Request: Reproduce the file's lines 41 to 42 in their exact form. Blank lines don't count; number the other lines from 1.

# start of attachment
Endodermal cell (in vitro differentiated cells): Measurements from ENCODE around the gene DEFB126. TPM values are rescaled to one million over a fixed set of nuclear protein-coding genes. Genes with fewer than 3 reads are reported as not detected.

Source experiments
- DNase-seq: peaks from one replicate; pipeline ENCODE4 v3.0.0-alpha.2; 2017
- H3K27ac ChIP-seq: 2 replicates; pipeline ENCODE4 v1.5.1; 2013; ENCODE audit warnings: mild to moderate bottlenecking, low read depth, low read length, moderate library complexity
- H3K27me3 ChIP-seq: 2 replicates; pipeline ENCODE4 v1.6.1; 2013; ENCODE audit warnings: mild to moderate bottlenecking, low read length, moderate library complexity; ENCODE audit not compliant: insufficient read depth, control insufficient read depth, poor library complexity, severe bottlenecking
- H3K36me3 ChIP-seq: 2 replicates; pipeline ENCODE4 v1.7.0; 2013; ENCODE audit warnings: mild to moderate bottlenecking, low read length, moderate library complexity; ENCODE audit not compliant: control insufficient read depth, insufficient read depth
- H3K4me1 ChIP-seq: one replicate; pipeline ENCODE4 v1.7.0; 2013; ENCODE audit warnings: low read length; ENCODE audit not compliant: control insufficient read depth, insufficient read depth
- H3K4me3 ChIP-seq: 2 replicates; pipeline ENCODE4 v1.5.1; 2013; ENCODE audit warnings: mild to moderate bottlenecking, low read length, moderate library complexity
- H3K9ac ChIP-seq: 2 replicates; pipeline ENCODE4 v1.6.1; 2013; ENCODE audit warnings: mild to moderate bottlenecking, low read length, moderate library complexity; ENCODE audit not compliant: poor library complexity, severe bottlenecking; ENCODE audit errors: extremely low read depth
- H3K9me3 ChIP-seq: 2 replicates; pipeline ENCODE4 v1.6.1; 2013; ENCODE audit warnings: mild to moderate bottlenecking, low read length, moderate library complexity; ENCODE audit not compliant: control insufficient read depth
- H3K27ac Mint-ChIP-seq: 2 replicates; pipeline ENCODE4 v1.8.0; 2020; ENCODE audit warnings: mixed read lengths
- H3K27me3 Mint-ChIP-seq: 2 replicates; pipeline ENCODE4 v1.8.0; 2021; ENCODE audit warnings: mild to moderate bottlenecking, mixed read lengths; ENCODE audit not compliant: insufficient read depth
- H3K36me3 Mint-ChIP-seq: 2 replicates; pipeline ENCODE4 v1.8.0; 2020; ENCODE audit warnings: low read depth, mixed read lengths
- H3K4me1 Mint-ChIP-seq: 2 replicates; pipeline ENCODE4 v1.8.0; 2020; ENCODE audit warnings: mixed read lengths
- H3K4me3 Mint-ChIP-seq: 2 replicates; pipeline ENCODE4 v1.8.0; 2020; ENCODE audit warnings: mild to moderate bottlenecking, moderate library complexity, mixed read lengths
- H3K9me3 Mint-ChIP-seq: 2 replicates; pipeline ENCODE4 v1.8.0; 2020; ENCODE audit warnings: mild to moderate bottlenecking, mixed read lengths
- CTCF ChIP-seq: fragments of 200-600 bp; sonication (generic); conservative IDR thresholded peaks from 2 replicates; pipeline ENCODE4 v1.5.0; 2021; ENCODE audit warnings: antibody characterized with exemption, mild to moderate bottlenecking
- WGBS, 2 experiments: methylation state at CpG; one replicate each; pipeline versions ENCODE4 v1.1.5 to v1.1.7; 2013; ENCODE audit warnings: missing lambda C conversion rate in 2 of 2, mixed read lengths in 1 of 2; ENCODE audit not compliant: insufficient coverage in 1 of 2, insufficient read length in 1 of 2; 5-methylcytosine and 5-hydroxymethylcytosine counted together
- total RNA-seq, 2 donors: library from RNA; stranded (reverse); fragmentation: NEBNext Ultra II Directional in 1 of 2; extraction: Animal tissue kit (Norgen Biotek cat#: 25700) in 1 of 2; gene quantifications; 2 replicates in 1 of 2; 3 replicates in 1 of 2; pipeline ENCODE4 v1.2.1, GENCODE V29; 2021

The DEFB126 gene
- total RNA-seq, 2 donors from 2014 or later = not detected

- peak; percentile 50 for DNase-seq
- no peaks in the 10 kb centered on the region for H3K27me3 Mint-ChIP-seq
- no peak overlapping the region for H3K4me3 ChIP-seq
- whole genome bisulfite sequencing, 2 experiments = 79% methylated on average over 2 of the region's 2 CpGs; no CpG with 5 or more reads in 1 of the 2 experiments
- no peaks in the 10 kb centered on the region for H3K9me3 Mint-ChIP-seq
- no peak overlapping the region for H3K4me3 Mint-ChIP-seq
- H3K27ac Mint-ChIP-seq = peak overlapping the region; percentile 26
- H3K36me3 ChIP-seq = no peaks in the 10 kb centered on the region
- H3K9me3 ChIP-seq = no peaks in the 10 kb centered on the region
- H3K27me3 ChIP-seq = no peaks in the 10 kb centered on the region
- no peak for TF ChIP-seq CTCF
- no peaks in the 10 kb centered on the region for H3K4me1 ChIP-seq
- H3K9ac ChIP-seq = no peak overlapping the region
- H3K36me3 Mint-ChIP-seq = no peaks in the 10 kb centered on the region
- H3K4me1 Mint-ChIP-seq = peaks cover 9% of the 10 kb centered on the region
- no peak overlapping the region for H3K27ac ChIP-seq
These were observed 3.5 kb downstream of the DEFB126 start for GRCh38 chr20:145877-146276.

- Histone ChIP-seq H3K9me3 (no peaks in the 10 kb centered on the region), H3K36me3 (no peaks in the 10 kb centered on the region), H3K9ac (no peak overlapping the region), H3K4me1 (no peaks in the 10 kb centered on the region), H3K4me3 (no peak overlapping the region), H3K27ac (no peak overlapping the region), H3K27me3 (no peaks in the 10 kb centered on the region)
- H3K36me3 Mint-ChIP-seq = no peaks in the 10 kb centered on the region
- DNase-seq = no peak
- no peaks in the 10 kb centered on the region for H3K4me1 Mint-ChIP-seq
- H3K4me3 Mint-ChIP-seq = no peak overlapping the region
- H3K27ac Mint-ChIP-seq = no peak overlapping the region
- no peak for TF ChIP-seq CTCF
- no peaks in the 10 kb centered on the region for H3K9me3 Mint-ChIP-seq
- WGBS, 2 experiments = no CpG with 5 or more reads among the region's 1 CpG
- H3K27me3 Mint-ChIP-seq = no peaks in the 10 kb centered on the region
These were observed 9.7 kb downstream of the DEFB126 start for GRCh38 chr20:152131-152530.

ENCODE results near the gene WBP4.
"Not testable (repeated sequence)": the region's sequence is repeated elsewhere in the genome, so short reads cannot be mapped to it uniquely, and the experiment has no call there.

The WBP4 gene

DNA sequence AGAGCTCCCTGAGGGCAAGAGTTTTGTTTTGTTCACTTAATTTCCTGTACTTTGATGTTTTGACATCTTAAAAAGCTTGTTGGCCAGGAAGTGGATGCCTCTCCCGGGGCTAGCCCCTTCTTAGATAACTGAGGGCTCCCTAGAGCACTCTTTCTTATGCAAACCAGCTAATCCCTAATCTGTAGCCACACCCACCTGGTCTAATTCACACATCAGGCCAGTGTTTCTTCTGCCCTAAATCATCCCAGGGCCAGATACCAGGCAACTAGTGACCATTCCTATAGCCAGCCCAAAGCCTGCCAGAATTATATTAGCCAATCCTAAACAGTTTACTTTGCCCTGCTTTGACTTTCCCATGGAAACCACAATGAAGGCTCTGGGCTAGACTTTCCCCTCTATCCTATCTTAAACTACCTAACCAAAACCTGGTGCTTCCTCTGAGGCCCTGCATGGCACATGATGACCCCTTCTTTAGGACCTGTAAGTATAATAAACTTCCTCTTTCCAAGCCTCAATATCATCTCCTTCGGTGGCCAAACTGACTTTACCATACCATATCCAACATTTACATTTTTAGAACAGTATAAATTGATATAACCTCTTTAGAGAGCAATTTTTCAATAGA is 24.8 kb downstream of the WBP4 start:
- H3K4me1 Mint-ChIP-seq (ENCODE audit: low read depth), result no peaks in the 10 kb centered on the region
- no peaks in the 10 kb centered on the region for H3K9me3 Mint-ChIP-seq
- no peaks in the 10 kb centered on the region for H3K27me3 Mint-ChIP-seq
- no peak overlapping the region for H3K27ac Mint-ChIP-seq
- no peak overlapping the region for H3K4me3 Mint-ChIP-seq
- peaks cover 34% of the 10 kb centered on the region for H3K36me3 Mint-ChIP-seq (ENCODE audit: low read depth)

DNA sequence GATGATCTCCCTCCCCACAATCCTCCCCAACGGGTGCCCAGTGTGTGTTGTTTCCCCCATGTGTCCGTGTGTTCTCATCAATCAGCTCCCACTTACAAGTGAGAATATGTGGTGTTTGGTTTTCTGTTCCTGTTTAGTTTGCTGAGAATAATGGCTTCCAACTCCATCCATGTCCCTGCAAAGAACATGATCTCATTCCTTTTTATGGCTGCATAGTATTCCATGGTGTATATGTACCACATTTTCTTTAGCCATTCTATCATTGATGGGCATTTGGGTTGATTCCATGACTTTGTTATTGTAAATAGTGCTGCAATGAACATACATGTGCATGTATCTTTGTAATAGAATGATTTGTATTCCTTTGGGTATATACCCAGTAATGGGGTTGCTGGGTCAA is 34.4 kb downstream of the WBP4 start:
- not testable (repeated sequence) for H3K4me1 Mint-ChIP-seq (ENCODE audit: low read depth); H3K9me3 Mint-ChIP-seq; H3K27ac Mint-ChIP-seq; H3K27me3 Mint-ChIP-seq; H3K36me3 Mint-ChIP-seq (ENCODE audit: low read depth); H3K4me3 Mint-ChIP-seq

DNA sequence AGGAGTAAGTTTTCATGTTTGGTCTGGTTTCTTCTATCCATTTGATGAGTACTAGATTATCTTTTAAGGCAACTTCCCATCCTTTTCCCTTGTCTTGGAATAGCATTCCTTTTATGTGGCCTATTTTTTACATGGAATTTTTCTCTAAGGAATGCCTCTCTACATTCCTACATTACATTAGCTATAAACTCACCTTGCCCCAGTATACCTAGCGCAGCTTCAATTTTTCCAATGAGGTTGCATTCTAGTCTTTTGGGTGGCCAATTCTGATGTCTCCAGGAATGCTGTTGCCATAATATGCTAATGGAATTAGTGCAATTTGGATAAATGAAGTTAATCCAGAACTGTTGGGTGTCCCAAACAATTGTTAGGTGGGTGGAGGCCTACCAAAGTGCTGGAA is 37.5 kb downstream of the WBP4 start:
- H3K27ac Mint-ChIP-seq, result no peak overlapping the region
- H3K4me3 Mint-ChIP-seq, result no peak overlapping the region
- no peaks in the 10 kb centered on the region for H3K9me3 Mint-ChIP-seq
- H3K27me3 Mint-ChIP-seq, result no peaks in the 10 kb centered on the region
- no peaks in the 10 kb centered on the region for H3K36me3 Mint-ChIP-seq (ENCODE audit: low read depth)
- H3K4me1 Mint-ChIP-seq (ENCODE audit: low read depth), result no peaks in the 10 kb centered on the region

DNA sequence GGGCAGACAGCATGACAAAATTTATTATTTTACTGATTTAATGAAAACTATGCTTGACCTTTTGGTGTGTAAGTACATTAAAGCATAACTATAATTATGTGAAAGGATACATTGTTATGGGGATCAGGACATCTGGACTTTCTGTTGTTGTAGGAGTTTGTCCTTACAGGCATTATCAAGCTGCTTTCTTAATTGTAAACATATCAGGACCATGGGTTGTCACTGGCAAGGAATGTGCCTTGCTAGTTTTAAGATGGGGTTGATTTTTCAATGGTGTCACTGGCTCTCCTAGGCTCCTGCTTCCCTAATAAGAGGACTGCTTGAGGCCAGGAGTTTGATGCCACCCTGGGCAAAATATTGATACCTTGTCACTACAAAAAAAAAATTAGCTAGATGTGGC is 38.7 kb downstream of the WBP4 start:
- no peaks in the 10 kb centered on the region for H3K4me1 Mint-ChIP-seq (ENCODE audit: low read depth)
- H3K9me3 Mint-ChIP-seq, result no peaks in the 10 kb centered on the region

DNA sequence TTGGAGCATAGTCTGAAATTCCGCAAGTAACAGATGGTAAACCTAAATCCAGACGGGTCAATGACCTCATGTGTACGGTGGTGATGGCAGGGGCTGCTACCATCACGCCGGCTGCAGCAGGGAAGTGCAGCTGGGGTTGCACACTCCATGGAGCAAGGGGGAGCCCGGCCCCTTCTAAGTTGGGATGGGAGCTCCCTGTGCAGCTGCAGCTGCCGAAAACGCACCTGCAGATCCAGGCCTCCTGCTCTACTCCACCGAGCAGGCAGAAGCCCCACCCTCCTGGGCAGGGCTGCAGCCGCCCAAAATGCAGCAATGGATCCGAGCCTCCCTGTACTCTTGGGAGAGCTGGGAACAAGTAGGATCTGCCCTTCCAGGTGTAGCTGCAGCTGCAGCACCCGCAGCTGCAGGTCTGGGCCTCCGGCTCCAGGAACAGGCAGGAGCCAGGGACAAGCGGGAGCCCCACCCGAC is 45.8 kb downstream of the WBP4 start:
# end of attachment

- DNase-seq = no peak
- no peaks in the 10 kb centered on the region for H3K4me1 Mint-ChIP-seq